So your archive.php would contain some HTML to display the list view as well as a WordPress Loop to render the list of blog posts, and the single.php would contain HTML specific to the article view, as well as some PHP to get the relevant article content for display.
Now, if you are a theme developer you are probably swearing at me right now, and that’s fine. That last statement is not 100% correct but I am simplifying it a bit, bear with me.
So great, there is a template for list views and a template for article views, what now? Well, lets say that you want to have links to a list of blog posts per category and you want a different display for each category list view. Whenever a user views blogs under a certain category you want to include a description of that category above the list view. Well you could do this in two ways. Either you would add some code to your archive.php to check if the user is browsing a list of blog posts per category and show that description or you can use the category specific templates in the template hierarchy and create a different template per category. For example, if you had a category with the slug ‘products’ and you created a template in your theme called category-products.php, whenever the user browses to the products blog category, WordPress would use that template file to render the products category blog items. This is useful because it means you don’t have to add extra processing to your archive.php template file and you can just service products category specific content to the user, just by adding a template file.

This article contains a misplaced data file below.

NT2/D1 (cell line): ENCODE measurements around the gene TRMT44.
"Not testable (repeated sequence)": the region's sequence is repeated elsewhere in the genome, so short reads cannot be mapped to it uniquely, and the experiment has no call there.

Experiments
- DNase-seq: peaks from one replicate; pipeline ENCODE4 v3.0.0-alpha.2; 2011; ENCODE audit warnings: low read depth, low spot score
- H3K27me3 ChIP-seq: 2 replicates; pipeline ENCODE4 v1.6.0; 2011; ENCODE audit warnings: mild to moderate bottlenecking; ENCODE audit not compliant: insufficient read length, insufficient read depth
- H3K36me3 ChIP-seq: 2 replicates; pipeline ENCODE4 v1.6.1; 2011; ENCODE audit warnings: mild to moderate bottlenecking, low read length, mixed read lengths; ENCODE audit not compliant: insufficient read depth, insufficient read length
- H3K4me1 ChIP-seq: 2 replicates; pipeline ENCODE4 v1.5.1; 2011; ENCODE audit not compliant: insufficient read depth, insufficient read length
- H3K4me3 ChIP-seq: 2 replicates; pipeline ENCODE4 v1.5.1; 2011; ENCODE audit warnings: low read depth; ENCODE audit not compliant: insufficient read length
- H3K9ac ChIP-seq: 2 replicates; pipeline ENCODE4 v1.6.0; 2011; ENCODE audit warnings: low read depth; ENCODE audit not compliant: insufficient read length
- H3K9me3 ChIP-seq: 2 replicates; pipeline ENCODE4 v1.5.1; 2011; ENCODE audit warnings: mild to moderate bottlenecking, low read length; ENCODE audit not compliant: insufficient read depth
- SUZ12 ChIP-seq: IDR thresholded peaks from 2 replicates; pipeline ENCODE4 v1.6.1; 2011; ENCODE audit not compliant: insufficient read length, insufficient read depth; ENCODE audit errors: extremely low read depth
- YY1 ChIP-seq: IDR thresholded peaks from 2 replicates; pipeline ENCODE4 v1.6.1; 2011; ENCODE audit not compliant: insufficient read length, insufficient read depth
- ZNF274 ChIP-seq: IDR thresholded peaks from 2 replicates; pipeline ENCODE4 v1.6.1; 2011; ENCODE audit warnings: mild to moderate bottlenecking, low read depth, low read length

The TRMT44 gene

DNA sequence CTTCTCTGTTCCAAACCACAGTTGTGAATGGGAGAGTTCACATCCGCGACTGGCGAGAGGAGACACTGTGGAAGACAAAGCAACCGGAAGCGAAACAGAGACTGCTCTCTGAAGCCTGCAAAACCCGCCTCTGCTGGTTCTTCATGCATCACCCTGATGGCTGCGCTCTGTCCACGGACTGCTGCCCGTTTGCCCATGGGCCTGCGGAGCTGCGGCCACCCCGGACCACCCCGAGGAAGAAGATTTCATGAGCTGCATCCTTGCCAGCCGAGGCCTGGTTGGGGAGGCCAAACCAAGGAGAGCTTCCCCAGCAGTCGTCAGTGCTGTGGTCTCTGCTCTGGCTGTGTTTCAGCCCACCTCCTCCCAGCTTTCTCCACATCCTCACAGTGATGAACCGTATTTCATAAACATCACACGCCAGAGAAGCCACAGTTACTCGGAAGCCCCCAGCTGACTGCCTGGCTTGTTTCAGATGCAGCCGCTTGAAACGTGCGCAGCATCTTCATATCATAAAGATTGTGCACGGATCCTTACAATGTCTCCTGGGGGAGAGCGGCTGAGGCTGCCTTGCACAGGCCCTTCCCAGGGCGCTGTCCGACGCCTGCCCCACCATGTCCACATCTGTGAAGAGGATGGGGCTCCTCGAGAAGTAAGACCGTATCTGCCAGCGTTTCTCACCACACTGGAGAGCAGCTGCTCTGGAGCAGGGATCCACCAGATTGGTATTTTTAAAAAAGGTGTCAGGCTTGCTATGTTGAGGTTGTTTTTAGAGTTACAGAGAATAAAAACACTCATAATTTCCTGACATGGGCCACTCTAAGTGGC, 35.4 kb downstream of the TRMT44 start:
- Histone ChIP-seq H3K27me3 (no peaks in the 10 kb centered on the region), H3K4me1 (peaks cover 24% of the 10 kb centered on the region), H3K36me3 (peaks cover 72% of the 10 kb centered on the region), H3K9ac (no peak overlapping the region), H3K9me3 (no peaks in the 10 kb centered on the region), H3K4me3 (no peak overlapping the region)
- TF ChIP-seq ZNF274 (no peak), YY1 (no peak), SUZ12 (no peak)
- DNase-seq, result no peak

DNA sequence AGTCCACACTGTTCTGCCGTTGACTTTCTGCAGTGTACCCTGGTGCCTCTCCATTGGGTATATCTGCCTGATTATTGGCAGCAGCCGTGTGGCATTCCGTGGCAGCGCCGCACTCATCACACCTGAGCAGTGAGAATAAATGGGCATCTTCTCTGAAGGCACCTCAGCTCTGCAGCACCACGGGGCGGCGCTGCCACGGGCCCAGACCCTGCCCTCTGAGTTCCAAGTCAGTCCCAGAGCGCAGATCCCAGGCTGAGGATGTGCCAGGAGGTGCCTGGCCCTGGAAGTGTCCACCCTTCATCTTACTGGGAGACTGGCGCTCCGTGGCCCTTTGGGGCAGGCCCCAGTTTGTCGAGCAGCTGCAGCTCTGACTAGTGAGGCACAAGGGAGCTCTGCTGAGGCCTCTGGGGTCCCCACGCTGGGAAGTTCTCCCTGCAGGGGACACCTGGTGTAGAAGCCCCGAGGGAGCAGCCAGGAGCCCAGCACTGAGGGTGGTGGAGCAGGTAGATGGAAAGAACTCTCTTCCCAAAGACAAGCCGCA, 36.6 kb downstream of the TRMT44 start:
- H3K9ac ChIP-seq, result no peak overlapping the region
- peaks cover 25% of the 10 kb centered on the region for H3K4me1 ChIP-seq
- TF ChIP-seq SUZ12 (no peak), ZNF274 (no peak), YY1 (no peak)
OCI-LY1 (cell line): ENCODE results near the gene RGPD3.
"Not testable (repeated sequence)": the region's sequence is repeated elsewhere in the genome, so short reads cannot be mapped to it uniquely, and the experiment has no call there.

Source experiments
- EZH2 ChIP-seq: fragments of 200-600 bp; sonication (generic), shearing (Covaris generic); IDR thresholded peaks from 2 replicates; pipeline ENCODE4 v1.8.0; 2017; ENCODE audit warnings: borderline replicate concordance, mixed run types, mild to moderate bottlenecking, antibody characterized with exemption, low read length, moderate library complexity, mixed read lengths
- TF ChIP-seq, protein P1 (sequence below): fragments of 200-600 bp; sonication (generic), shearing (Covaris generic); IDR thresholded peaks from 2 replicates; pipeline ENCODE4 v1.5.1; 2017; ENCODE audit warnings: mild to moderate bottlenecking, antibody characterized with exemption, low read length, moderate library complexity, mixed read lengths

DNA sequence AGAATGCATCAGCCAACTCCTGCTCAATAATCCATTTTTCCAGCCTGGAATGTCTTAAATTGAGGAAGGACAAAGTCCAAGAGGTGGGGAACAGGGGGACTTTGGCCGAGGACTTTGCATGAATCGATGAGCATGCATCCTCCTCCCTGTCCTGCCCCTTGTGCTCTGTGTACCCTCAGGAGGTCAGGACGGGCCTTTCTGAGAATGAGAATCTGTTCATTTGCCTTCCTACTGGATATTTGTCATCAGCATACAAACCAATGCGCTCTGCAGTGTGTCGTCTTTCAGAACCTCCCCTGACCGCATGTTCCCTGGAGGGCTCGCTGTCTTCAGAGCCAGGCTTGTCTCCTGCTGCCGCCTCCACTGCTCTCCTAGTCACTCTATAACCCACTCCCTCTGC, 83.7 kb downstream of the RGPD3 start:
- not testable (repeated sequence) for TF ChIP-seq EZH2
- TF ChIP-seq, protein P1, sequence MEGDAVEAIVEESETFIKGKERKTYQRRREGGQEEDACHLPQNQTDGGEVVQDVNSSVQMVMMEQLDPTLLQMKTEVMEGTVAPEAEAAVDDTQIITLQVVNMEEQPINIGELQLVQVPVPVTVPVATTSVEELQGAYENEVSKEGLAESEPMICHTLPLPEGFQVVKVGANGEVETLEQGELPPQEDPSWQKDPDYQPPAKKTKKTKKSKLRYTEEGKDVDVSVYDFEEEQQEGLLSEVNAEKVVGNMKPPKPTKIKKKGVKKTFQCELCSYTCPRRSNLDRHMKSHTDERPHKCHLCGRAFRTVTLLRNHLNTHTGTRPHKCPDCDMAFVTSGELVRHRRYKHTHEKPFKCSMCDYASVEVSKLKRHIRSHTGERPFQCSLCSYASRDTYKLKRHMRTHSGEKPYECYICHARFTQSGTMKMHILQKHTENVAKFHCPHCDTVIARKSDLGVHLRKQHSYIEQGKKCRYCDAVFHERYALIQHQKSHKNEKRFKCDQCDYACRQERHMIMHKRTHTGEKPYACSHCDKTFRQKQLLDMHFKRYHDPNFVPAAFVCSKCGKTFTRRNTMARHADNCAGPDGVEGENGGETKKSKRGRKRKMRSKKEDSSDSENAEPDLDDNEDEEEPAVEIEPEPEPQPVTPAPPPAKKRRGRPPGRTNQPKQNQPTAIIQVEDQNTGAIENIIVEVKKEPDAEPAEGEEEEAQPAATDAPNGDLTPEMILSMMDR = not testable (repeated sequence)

The other important thing to understand is that for each level of WordPress, from pages to posts, categories to tags, there is a hierarchy in place as to what gets loaded. So for example, when WordPress renders a list of blog posts, it first looks for a category specific template (either by slug or by id) then a general category template, then the archive template and then finally the index template. So in our products category example above (lets say the product category id was 5) WordPress would look for the following template files, in this order, to use to render the list:
That’s 6 levels of template hierarchy that you could use to render things differently for different points of just your blog!
The same goes for blog posts, you have the following set of templates at your disposal when developing a theme. Lets say I was rendering a page with the slug (or name) ‘my-page’ which has an id of 7. WordPress would look for the following templates, in this order, to render the page content:
- a custom template file – (The page template assigned to the page in WP admin).
Each template is the fallback to the previous template, with index.php being the final template for pretty much all sections of a WordPress site. You can probably see now why any theme developers reading this article were a little annoyed at my oversimplification of the theme hierarchy earlier ;-).
To get a better understanding of the different levels of template types available to you, as well the order in which WordPress loads them, I highly suggest you read Hierarchy in Detail section of the Theme developers handbook.
So what does this mean in terms of Divi. Well the base of the Divi theme is a small subset of the template partials and common template files. Divi doesnt have (for example) category based templates or even an archive template in its template file list. Because Divi has modules which render the blog lists and pages. Divi tends to use the templates towards the end of the hierarchy (single.php page.php and index.php) to render all content, because the modules are handling all the grunt work. However we need to have an understanding of what these template files do and how they can be ‘overridden’ using the hierarchy to be able to build our child theme.